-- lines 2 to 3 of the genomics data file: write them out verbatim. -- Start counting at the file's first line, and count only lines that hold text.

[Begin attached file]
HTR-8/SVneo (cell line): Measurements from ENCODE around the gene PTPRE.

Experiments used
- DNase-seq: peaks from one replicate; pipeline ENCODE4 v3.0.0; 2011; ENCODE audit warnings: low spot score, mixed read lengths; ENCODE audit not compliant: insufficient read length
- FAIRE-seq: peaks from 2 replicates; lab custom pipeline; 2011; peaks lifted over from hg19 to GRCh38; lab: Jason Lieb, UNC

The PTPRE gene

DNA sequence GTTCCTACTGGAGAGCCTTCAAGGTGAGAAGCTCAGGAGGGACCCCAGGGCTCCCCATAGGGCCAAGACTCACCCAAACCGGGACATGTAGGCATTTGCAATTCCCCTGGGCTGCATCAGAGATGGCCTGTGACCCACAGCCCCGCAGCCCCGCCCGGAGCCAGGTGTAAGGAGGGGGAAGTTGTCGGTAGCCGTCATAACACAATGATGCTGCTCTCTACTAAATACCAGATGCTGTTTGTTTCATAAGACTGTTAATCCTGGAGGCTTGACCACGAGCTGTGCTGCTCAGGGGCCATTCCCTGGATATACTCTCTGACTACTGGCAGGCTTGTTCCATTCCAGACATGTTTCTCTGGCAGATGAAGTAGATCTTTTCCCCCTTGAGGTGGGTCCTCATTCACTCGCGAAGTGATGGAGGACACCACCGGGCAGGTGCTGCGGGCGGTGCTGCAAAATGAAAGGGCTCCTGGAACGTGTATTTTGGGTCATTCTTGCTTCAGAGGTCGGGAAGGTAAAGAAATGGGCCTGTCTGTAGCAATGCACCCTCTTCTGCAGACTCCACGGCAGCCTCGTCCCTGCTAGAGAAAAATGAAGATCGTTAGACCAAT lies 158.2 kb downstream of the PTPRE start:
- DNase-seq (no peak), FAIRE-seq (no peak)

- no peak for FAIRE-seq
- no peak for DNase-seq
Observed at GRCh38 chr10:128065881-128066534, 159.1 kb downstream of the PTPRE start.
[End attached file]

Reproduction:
Experiments used
- DNase-seq: peaks from one replicate; pipeline ENCODE4 v3.0.0; 2011; ENCODE audit warnings: low spot score, mixed read lengths; ENCODE audit not compliant: insufficient read length